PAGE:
It feels like there is not much that we, as a species, agree on at the moment. Even things that used to be matters of cross-party consensus have become polarised, and even old international allies seem at loggerheads with one another.
But if there’s one thing that seems to unite almost everyone, it’s that big tech deserves a reckoning – and it’s starting to get one.
Big tech has been blamed – usually with some degree of justification – for fuelling our political polarisation, failing to act against hate speech, starving the traditional media of funding, enabling criminals to flourish, and making huge profits (on which it pays little tax) all the while.
It’s the European Union that seems to be taking the most decisive action, with the Digital Markets Act (DMA) finally coming into force this month. The DMA is designed to target the very biggest online platforms and require them to open up their services in ways that benefit consumers and smaller rivals.
The bar is set high – companies must have at least 45 million monthly active users and a market valuation of at least €75bn. Services that hit this threshold have a slew of additional requirements, including providing access for apps to be downloaded, giving users more say in which apps are automatically installed, and the requirement for messaging services to be cross-compatible with other platforms. Failure to comply could come with monumental costs: the DMA gives the EU the power to fine companies up to 10% of their annual revenue (not profits) if they don’t act. This is serious stuff.
None of these moves, though, are particularly targeted at misinformation or polarisation – indeed, in reducing big tech’s ability to police their “walled gardens” it could actually make such issues worse – but instead are aimed at helping new tech competitors emerge and challenge the existing order.
A cynic would note that it’s very easy for the EU to introduce a law like this – none of the world’s online tech giants are based in EU countries, and so this could be read (and is, by some overseas) as an attempt to give EU tech companies a chance to break into the scene using the power of international law, rather than simple market competition.
But in some cases at least, the EU is on solid ground: Apple has long been able to hold a monopoly over all sales made through apps on its service, taking a huge 30% cut of every transaction, and banning whoever it likes from its platform on its own grounds. It is clear how that could stifle competition.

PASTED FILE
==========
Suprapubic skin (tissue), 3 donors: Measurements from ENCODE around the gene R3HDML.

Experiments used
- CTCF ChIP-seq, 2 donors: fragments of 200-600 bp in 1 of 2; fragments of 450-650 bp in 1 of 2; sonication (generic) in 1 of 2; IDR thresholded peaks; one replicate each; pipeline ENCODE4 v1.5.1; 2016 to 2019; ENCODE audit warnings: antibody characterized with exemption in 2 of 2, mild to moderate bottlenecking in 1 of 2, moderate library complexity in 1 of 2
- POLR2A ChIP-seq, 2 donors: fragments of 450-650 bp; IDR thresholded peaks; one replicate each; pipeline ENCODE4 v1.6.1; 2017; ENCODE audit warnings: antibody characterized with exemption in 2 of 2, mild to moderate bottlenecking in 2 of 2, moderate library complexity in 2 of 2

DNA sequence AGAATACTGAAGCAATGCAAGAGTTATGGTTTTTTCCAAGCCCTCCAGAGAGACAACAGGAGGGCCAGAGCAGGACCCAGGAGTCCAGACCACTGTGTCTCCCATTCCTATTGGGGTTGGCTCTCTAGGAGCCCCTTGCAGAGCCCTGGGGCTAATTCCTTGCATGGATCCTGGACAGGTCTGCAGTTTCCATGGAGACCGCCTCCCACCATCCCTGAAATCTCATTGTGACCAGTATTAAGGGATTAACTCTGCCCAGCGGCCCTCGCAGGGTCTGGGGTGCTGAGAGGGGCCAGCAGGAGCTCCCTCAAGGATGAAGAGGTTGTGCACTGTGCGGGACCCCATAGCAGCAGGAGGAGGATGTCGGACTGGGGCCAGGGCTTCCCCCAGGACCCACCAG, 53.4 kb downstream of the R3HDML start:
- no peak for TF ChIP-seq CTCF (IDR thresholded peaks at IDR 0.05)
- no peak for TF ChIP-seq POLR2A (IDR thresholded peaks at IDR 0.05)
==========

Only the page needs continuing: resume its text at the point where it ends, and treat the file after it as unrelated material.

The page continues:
Other aspects are more puzzling – requiring all messaging services to be capable of messaging each other could mean that the security which services have spent years building into the products is undermined, leaving consumers more vulnerable. And if big messaging apps have to co-operate with each other, does that not stifle rather than encourage innovation?
The EU’s track record on legislating big tech is, at best, mixed. It has always talked a good game and passed laws that look very scary – the data protection regime known as GDPR among them.
But in reality, what has GDPR actually accomplished? The business model of big tech continued unchanged, but lots of smaller, European, companies have had to go through endless compliance and cost to fall in line with the rules. For consumers, browsing in Europe (and the UK) now means clicking through two to three different privacy settings every time you open a new website. The whole thing sounded like a great push against big tech, but the end result was just a worse user experience and a bunch of administrative hurdles for would-be rivals.
The DMA is certainly much more ambitious and expansive, but “ambitious” and “expansive” usually mean something that’s even harder to get right. Industry and civil society alike will be watching how everything shakes out with interest.
The EU isn’t alone in trying to confront big tech, though – the US is getting in on the act too, at least to an extent. The Department of Justice is set to begin a huge antitrust case against Google – said to be the biggest case since the US government tried (and failed) to force the breakup of Microsoft in 2000.
At the core of the case is that Google now comes pre-loaded as the search engine of choice in different browsers – for which the company pays huge amounts of money to device manufacturers and browser makers, like Mozilla (who make Firefox). The DoJ argues that this denies consumers choice and cements an unfair monopoly for Google in the search.
This is certainly a much more confrontational approach than any US agency has taken towards Google in quite some time, but the problem seems to be that most US legal observers think the DoJ’s case is, at best, weak.
Google’s lawyers have already put in submissions showing that it takes around four clicks to change your default search, should you wish, and that consumers know how to do this – citing that on Microsoft browsers, which use Microsoft’s own Bing search engine as default, a majority of users quickly and voluntarily switch back to Google.
The very nature of the case speaks to the problems of “tackling big tech”. When most of us think about what we want from tech regulation, our minds do not turn to things like default search options, or interoperability.
What we want is a tech sector that is accountable for the huge power it wields over the information ecosystem, and which is aligned with society in wanting to spend the right amount of money to moderate its services. We want the AI rollout to be done carefully and with a lot of attention to potential negative consequences. We want to feel like big tech is paying its fair share of taxes in every market in which it operates.
That’s the risk with looking at the shiny and headline-grabbing maximum penalties of something like the DMA – the EU is both shouting loudly and it’s carrying a big stick. But can anyone make out what it is they’re actually asking for?